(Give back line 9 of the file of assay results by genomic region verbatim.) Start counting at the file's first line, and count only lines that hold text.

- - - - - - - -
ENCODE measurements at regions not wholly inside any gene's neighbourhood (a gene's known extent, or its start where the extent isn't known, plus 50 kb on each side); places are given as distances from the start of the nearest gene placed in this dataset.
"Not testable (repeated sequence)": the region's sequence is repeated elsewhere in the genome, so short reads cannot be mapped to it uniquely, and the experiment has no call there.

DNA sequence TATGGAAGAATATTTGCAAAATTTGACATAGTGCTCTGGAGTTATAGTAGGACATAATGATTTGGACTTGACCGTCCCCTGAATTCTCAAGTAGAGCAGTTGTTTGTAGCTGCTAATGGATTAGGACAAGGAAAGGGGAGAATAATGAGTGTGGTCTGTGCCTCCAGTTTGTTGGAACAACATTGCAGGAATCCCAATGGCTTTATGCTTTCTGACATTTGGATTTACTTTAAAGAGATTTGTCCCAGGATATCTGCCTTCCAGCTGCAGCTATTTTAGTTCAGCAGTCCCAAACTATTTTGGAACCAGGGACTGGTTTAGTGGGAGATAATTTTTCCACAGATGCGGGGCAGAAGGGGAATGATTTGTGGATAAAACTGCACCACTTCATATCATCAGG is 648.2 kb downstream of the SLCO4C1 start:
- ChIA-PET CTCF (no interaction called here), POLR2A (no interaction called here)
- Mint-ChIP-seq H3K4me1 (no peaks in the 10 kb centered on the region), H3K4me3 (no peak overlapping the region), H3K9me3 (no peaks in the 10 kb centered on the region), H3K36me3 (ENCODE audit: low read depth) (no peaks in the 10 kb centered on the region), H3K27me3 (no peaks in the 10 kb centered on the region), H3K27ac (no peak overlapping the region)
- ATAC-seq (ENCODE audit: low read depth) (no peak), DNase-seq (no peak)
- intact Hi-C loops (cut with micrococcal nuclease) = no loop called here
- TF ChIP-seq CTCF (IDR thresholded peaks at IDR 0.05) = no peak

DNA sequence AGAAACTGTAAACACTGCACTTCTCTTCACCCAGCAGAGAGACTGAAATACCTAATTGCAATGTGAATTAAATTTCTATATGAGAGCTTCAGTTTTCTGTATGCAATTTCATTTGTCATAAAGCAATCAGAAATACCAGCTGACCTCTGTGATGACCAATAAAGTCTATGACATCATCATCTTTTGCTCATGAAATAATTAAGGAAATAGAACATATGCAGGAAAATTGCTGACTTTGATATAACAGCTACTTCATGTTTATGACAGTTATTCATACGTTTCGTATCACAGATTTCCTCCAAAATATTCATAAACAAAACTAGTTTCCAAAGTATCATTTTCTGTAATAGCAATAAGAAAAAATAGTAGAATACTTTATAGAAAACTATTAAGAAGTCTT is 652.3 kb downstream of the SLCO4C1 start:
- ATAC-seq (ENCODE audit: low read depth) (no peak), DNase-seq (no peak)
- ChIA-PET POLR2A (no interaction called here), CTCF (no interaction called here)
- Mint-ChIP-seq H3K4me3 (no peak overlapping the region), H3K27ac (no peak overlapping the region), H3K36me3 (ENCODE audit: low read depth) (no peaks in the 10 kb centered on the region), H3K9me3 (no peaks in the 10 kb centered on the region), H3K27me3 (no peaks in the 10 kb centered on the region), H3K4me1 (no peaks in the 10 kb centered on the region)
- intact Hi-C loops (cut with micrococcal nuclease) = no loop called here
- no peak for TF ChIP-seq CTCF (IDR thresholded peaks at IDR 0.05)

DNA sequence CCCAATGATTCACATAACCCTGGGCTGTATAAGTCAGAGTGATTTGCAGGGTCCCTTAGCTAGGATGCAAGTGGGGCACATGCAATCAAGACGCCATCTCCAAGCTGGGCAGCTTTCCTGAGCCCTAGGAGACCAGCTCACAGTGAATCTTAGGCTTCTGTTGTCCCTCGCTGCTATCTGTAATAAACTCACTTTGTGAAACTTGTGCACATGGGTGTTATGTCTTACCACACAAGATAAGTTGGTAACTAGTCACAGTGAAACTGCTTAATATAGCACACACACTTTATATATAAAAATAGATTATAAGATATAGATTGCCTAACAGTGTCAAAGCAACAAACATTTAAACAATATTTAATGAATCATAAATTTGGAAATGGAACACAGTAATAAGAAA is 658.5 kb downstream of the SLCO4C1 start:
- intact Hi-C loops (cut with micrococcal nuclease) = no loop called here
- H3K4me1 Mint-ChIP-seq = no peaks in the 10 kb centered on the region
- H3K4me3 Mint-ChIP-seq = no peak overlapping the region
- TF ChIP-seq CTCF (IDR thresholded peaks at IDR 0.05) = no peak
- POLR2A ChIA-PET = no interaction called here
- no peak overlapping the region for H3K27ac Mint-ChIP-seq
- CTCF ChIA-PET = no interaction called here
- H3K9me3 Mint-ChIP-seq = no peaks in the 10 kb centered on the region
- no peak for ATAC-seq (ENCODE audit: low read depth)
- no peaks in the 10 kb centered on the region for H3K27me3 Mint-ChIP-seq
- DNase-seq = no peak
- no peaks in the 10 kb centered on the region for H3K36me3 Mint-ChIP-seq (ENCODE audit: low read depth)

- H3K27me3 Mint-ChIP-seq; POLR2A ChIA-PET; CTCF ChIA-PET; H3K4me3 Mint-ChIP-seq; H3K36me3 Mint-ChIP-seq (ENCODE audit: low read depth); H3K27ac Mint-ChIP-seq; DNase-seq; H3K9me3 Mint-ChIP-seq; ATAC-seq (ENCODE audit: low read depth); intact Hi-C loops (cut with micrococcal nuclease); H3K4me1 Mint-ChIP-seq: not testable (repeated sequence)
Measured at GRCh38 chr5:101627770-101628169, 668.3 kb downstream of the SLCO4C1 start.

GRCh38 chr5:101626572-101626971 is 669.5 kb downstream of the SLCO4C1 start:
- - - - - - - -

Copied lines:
DNA sequence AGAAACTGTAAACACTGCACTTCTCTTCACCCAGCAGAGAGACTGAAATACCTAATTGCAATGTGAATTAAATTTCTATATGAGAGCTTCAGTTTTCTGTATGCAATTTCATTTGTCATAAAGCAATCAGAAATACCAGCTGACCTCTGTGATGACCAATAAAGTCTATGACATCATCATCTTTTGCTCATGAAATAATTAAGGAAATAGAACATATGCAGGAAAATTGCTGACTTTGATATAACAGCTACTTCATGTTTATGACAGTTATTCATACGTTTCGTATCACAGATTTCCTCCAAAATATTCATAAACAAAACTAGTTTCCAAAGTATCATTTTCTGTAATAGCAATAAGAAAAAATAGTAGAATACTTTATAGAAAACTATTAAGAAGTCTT is 652.3 kb downstream of the SLCO4C1 start: